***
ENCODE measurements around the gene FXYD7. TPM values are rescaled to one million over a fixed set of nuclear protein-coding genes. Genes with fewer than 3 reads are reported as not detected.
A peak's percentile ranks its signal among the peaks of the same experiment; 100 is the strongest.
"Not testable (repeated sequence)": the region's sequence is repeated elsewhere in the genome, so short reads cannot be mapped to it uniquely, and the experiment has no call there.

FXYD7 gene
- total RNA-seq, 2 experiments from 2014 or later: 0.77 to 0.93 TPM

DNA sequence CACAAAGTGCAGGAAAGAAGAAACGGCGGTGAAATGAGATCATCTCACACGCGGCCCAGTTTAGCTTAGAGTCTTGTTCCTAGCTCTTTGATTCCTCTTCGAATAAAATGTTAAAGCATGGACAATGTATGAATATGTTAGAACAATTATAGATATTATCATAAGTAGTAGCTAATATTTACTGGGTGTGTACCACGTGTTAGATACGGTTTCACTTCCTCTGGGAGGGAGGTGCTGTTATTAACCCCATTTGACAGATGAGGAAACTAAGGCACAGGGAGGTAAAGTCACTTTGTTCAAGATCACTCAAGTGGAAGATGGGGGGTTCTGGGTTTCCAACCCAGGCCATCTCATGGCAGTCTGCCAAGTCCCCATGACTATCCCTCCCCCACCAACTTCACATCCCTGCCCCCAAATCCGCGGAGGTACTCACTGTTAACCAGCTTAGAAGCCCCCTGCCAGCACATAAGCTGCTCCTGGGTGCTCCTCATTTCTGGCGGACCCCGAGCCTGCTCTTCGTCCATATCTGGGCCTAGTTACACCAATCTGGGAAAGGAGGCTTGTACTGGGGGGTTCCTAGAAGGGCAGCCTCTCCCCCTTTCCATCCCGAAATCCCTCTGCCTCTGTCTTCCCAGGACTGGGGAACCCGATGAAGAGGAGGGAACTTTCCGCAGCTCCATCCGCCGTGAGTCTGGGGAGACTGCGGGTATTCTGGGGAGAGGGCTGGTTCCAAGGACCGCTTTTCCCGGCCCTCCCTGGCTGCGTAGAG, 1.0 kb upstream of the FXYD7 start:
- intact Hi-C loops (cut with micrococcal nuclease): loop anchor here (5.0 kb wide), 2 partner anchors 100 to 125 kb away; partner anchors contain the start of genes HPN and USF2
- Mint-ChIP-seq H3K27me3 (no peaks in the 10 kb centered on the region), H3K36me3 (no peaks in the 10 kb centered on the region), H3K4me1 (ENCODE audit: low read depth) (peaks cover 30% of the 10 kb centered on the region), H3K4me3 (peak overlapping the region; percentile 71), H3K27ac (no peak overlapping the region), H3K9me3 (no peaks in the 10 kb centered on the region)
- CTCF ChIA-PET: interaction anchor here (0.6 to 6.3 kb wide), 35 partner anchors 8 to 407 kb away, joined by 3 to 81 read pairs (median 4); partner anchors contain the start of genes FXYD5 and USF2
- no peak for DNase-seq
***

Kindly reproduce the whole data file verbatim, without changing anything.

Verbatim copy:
ENCODE measurements around the gene FXYD7. TPM values are rescaled to one million over a fixed set of nuclear protein-coding genes. Genes with fewer than 3 reads are reported as not detected.
A peak's percentile ranks its signal among the peaks of the same experiment; 100 is the strongest.
"Not testable (repeated sequence)": the region's sequence is repeated elsewhere in the genome, so short reads cannot be mapped to it uniquely, and the experiment has no call there.

FXYD7 gene
- total RNA-seq, 2 experiments from 2014 or later: 0.77 to 0.93 TPM

DNA sequence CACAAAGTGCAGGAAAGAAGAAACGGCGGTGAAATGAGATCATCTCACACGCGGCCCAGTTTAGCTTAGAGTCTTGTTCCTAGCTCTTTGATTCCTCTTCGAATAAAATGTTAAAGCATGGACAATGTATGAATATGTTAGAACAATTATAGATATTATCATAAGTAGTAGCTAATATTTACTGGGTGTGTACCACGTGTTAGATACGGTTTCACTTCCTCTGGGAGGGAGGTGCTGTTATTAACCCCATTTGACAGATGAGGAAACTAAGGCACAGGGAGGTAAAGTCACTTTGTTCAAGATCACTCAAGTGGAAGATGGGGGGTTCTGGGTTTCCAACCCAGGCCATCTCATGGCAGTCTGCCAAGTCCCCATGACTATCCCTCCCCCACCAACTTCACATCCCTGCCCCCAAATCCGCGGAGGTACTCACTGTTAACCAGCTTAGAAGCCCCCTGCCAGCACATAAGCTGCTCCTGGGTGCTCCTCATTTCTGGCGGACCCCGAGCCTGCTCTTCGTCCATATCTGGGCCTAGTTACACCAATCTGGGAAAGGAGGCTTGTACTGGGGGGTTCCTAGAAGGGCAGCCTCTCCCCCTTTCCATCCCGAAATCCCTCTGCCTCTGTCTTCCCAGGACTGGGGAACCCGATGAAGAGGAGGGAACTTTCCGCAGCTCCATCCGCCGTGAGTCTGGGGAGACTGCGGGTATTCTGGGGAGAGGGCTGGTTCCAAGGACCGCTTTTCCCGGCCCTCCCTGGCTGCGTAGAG, 1.0 kb upstream of the FXYD7 start:
- intact Hi-C loops (cut with micrococcal nuclease): loop anchor here (5.0 kb wide), 2 partner anchors 100 to 125 kb away; partner anchors contain the start of genes HPN and USF2
- Mint-ChIP-seq H3K27me3 (no peaks in the 10 kb centered on the region), H3K36me3 (no peaks in the 10 kb centered on the region), H3K4me1 (ENCODE audit: low read depth) (peaks cover 30% of the 10 kb centered on the region), H3K4me3 (peak overlapping the region; percentile 71), H3K27ac (no peak overlapping the region), H3K9me3 (no peaks in the 10 kb centered on the region)
- CTCF ChIA-PET: interaction anchor here (0.6 to 6.3 kb wide), 35 partner anchors 8 to 407 kb away, joined by 3 to 81 read pairs (median 4); partner anchors contain the start of genes FXYD5 and USF2
- no peak for DNase-seq